The most obvious tragedy, in Romeo and Juliet, is that both Romeo and Juliet die at the end. Explore the real reason Romeo and Juliet is tragic.
By definition, tragic means something melancholy, mournful, pathetic, dreadful, and/or disastrous. That being said, while William Shakespeare's play does depict the deaths of both protagonists, Romeo and Juliet, the plays tragedy extends far past their deaths.
For readers, or viewers of the play, Romeo and Juliet is tragic because of the feelings associated with the action of the play. The fact that these "star-cross'd lovers" die in the end is not the only tragedy. Even more so, the story of the long feud between the Montagues and Capulets is tragic. The fact that many deaths have come from the families fighting proves the play to be tragic as well.
Many tragedies evoke feelings of sadness from its viewers. The fact that the audience, reader or viewer, follows along the doomed couple proves to be one of the most tragic things which happens in the play. While the sadness ends for both Romeo and Juliet at the close of the curtain, readers/viewers must leave feeling the heaviness of a doomed love lurking.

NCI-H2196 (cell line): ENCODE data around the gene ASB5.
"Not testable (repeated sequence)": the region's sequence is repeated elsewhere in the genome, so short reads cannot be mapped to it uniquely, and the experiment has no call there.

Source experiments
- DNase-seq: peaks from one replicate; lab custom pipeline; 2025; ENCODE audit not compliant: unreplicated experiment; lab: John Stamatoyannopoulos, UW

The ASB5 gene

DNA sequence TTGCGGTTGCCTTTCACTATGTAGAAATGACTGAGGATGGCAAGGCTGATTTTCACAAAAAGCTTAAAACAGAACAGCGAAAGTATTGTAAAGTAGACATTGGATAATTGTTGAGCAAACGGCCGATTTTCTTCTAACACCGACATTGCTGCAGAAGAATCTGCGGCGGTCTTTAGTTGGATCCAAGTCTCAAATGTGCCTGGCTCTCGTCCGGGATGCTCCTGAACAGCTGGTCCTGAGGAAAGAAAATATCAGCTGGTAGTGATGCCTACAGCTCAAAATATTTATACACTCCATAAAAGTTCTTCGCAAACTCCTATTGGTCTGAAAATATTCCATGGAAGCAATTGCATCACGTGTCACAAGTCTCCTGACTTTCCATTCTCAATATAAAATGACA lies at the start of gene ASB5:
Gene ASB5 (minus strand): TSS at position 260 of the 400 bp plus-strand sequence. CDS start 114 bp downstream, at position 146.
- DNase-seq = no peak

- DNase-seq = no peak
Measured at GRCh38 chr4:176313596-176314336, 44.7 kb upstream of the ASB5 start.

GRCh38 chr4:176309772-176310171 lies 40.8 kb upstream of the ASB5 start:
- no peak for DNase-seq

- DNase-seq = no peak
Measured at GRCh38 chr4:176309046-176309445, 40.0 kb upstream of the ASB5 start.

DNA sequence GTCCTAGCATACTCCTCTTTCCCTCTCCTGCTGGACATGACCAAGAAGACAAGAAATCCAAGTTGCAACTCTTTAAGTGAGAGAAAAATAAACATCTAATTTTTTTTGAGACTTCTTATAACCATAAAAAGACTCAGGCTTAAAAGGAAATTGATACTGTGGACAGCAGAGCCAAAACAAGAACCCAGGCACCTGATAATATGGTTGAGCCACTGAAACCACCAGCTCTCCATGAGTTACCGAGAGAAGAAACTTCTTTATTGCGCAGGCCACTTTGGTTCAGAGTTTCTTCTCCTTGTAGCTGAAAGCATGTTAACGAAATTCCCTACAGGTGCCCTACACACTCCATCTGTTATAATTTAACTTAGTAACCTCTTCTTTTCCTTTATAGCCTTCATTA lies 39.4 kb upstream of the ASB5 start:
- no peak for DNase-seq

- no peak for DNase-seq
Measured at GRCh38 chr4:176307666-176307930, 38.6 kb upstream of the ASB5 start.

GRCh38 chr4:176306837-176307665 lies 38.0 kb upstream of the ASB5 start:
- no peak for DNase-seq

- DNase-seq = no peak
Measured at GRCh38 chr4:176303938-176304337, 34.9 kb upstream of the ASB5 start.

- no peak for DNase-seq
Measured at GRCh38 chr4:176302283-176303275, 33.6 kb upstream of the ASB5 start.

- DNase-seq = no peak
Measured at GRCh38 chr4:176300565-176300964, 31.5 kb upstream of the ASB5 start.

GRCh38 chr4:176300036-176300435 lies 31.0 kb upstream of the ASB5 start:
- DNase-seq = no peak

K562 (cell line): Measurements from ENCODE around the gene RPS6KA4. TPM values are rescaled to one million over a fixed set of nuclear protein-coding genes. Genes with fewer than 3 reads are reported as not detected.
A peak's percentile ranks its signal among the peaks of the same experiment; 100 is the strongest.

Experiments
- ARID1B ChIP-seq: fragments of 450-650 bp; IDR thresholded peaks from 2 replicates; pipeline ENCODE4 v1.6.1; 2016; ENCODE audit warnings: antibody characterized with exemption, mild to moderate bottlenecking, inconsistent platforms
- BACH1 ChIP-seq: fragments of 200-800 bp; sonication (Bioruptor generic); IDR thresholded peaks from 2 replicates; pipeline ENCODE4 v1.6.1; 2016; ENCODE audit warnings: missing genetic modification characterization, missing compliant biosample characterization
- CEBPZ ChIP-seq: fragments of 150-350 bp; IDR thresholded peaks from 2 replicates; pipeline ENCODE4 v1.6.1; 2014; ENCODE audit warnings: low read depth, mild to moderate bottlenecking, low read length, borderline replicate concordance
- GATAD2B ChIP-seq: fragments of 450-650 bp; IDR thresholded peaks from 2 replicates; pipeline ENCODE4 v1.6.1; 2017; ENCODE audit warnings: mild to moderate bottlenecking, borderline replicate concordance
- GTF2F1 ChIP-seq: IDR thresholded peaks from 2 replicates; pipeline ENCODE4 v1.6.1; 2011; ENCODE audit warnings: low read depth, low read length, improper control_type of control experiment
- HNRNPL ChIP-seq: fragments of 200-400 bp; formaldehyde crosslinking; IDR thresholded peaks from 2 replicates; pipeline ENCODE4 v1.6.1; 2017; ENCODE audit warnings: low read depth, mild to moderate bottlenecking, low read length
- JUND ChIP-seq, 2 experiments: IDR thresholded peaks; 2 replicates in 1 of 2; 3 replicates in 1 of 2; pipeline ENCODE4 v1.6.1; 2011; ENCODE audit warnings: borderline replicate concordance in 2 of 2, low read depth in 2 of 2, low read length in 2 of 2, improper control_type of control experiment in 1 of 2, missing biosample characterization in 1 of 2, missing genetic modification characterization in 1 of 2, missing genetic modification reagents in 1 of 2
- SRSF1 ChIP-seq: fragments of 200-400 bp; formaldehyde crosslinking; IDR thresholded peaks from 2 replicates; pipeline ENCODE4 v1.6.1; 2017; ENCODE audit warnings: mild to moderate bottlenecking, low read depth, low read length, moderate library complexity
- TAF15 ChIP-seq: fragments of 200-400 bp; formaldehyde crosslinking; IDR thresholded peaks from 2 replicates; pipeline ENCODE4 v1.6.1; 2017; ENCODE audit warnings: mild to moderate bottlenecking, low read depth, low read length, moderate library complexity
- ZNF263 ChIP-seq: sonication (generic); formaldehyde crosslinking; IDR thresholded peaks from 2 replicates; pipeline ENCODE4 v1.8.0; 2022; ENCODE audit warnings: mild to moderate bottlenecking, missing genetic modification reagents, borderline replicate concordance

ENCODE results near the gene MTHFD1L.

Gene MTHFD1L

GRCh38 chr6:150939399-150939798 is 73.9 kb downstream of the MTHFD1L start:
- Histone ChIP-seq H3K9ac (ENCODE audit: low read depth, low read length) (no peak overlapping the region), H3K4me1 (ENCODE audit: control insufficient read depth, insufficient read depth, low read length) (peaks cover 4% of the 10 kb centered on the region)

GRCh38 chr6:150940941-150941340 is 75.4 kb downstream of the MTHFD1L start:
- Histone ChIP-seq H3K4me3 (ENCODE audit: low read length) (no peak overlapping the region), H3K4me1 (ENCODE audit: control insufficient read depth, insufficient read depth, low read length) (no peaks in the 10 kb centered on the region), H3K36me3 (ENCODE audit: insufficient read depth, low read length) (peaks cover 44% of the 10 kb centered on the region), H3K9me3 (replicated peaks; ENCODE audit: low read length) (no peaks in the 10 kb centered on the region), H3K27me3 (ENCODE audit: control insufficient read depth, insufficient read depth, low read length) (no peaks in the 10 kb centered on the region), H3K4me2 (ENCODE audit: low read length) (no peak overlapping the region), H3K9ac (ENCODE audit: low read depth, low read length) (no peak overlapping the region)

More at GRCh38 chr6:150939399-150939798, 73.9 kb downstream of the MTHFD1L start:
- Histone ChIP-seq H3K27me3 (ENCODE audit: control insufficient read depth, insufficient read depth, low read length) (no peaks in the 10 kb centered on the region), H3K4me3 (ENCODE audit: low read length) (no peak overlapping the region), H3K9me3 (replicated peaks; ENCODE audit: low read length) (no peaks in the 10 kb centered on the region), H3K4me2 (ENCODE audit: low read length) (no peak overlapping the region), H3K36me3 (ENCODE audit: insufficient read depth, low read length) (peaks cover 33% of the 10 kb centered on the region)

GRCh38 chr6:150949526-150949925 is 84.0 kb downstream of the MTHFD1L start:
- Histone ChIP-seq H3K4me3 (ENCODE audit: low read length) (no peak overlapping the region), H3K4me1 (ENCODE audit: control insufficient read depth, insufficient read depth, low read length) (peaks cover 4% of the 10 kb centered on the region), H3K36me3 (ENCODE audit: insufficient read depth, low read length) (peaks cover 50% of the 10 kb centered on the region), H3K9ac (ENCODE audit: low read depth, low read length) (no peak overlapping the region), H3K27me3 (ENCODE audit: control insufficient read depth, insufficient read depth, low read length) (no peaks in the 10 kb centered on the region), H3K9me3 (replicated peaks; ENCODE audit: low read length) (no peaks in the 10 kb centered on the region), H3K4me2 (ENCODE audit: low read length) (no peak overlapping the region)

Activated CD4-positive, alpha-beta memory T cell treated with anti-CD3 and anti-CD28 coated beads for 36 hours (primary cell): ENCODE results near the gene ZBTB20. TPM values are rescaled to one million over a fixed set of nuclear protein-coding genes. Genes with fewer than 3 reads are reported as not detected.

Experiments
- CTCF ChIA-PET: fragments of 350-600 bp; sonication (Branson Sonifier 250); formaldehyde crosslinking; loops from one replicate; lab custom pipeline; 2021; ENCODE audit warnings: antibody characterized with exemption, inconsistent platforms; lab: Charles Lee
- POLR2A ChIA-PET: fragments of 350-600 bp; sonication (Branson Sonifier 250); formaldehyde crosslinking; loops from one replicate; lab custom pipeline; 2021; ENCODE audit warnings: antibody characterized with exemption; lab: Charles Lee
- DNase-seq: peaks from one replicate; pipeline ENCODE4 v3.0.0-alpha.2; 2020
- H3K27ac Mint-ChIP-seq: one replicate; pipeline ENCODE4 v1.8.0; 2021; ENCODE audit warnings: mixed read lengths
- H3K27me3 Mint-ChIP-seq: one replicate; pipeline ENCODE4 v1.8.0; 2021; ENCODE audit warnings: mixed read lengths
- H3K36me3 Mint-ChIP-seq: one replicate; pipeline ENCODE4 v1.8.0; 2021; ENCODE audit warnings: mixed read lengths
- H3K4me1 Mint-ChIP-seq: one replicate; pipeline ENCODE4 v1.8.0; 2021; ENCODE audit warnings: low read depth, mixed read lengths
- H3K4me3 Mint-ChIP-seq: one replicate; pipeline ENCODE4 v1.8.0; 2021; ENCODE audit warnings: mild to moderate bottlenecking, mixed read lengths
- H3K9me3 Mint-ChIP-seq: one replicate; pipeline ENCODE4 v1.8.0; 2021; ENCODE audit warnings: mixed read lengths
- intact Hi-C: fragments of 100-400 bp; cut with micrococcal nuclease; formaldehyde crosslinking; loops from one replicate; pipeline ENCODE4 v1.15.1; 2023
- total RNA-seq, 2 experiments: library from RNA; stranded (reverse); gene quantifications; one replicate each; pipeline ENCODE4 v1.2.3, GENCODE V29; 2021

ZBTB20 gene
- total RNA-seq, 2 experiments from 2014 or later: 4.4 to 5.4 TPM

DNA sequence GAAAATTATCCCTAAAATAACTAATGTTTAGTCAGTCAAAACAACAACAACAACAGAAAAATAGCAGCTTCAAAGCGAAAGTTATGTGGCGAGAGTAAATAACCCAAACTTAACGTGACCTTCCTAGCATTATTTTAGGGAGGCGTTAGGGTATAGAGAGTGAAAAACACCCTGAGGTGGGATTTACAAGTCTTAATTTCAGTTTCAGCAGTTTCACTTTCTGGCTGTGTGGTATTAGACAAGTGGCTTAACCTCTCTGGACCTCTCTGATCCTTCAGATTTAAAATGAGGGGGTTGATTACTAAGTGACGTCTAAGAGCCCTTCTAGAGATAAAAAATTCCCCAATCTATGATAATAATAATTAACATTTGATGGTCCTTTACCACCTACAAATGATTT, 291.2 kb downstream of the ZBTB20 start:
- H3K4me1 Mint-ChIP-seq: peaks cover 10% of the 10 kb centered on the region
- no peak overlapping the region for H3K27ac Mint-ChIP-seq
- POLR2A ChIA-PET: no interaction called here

Those questioning the tragedy of the play must remember that Romeo and Juliet are not the only characters who die. Mercutio, Paris, Tybalt and Lady Montague also die. The numbers of death alone make the play tragic.
The obvious tragedy in Romeo and Juliet is the death of two young lovers, but there are other losses beyond just what is seen on stage. Prejudice, hatred, and miscommunication led to the demise of these young people is the real shortcoming of the entire plot.